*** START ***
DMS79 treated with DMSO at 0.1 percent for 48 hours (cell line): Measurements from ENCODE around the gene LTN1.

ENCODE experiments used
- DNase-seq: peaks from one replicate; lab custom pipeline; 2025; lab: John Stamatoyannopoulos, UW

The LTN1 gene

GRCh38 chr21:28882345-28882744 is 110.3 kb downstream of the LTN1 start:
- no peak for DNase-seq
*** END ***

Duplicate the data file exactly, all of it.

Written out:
DMS79 treated with DMSO at 0.1 percent for 48 hours (cell line): Measurements from ENCODE around the gene LTN1.

ENCODE experiments used
- DNase-seq: peaks from one replicate; lab custom pipeline; 2025; lab: John Stamatoyannopoulos, UW

The LTN1 gene

GRCh38 chr21:28882345-28882744 is 110.3 kb downstream of the LTN1 start:
- no peak for DNase-seq